Tennessee Highway Patrol Under Fire After Troopers Expose Alleged DUI Quota System

A December 2014 email, uncovered by attorney Don Spurrell and exposed to the public by Johnson City Press, from Tennessee Highway Patrol Lt. Traci Barrett to her troopers, said, “If we have personnel that fall behind the district trooper average on DUI arrests, then I cannot allow us to remain on permanent shifts. As we all know, DUI arrests are extremely important, and no group of personnel should be expected to ’carry’ another group.” The email raised questions as to whether Tennessee Highway Patrol is using a proportional or percentage-based quota system to increase its Driving Under the Influence arrest statistics.

However, following these allegations, six current and former troopers with THP have come forward to Johnson City Press to blow the whistle on what they say is indeed a quota system. Though most of the whistleblowers have chosen to speak with reporter Becky Campbell under conditions of anonymity due to fears of retaliation by higher-ups at THP, retired ex-trooper Mike Holt said openly, “When I was working, if you didn’t have a certain number of DUI arrests, you were punished… I know what a DUI looks like. I was leading my troop with moving violations … it wasn’t enough. I worked straight evenings for four months because I didn’t have enough DUI arrests. I’m just not going to arrest somebody and take them to jail if they’re not drunk.” Holt also complained that THP administrators have been pushing for officers to seek revenue raising opportunities in cities rather than patrolling the state’s highways according to the THP’s traditional mandate.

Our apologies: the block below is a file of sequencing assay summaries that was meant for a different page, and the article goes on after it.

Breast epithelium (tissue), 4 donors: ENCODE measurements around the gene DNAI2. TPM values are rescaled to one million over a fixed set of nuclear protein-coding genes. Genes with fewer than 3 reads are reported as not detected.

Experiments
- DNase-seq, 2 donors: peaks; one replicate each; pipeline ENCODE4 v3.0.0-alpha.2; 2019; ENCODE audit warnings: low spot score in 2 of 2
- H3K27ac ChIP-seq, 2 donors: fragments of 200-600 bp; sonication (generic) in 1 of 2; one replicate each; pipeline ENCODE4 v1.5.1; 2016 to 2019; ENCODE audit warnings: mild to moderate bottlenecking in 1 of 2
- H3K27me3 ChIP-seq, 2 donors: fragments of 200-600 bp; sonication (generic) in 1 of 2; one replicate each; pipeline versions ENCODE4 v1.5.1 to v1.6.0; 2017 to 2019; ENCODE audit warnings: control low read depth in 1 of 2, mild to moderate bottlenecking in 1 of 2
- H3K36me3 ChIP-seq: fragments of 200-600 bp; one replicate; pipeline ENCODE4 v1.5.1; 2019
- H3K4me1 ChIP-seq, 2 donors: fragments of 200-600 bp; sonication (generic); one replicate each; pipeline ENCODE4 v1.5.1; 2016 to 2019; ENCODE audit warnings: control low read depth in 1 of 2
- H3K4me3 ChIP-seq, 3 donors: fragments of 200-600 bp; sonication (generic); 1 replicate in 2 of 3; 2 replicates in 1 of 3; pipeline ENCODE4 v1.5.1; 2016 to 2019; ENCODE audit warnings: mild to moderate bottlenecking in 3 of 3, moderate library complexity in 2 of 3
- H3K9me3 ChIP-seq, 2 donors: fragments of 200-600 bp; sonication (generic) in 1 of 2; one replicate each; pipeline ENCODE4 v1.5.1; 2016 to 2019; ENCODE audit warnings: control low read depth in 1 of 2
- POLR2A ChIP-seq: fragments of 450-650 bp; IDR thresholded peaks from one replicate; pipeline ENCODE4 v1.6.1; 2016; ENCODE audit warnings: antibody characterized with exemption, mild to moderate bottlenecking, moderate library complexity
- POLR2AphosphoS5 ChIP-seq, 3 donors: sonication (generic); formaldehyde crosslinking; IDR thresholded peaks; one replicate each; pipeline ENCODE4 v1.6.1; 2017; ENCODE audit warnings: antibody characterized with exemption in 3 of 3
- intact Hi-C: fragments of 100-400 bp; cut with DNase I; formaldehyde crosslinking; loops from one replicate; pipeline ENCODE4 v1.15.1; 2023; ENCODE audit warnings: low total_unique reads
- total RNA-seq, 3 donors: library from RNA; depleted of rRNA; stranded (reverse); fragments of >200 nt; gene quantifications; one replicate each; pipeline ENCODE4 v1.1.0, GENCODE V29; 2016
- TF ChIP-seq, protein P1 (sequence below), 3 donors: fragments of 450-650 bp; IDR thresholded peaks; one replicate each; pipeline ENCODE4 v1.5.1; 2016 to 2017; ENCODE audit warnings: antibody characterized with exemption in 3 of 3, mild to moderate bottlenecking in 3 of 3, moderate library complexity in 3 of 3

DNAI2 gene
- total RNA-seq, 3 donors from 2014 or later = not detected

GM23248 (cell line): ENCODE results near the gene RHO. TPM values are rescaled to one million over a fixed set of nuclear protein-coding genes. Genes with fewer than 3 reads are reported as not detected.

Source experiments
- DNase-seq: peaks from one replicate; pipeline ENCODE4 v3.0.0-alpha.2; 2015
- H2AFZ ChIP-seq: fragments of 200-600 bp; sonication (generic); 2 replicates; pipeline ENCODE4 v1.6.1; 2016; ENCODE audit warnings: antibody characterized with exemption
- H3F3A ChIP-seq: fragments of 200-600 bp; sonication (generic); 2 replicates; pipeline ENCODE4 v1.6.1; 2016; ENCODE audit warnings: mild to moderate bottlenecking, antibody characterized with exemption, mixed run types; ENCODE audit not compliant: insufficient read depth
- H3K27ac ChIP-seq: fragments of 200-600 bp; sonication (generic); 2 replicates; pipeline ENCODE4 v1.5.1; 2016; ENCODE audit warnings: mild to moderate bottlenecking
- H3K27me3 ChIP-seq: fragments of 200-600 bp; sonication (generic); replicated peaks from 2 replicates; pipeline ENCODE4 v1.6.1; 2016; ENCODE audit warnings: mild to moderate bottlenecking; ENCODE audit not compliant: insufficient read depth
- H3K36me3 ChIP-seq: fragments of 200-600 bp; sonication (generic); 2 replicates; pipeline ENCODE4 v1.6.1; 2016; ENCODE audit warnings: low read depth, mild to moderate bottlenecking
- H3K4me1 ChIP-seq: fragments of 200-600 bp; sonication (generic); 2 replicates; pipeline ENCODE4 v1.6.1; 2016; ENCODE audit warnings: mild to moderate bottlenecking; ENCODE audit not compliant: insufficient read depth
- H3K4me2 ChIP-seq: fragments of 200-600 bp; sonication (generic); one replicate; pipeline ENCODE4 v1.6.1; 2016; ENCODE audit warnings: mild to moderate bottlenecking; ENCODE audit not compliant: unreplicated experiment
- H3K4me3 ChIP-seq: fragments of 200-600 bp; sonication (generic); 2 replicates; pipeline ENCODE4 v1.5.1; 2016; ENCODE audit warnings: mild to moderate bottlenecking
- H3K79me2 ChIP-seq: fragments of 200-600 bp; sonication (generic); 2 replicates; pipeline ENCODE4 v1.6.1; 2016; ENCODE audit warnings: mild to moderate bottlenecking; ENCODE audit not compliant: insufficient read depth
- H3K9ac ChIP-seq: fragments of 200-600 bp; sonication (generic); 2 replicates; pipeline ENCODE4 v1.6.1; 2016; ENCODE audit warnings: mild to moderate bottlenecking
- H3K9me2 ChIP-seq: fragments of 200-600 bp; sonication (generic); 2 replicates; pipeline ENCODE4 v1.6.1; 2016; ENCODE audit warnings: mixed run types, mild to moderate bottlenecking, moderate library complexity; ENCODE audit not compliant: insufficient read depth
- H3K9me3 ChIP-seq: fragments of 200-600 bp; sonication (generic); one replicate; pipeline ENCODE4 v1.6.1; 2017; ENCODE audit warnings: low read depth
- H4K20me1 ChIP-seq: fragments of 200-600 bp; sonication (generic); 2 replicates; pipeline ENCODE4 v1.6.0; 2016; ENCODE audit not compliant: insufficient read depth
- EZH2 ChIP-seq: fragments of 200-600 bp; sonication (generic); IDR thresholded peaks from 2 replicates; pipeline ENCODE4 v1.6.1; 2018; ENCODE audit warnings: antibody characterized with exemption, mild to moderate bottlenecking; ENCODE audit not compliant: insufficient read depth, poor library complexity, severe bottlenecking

“There is a quota. There sure is. They call it goals and they use percentages and not a set number [as that goal],” said an anonymous officer to Johnson City Press. That officer noted that, though he is under fire by THP for not arresting enough citizens for DUIs, his conviction rate is high. He claimed that officers who arrest fewer citizens have higher conviction rates, whereas officers who meet THP quotas have lower conviction rates, suggesting that some of the quota-motivated pickups constitute wrongful arrests. However, the claim about conviction rates could not be confirmed as the software system used by county clerk offices lacks a search function.

An anonymous trooper still employed at THP said, “When you arrest somebody for DUI, you’ve just cost them $10,000. I’m not arresting somebody and ruining them just for a number.”

THP Col. Tracy Trott denied the existence of a quota system in an interview with Johnson City Press and said, “We don’t have a quota on any type of arrests, DUI, speeding or otherwise.”